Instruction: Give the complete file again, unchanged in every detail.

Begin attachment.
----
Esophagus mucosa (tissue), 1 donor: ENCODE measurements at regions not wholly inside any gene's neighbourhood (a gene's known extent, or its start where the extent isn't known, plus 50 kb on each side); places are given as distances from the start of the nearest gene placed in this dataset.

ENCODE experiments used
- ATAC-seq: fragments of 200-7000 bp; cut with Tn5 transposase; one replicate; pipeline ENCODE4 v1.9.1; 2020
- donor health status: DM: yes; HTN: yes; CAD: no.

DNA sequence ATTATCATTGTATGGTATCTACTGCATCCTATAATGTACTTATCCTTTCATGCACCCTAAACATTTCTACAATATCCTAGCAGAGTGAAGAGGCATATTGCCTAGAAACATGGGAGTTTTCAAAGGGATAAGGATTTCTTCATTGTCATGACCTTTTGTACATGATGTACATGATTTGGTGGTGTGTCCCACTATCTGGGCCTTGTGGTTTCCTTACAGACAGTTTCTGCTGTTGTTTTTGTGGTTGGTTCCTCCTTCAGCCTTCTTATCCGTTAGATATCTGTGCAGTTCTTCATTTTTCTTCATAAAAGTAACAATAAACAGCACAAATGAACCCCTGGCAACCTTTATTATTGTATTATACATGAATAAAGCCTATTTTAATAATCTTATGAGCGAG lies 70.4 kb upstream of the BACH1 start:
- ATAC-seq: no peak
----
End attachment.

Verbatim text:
Esophagus mucosa (tissue), 1 donor: ENCODE measurements at regions not wholly inside any gene's neighbourhood (a gene's known extent, or its start where the extent isn't known, plus 50 kb on each side); places are given as distances from the start of the nearest gene placed in this dataset.

ENCODE experiments used
- ATAC-seq: fragments of 200-7000 bp; cut with Tn5 transposase; one replicate; pipeline ENCODE4 v1.9.1; 2020
- donor health status: DM: yes; HTN: yes; CAD: no.

DNA sequence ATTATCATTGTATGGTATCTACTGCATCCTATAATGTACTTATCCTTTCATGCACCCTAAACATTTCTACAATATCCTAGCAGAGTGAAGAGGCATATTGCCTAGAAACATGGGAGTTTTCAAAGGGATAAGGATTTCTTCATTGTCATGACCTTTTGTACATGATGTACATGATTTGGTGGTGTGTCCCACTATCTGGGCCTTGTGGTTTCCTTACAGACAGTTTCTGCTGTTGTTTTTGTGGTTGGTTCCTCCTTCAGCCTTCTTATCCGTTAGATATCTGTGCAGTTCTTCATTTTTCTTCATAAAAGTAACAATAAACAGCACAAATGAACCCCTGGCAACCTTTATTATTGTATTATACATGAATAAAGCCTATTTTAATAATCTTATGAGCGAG lies 70.4 kb upstream of the BACH1 start:
- ATAC-seq: no peak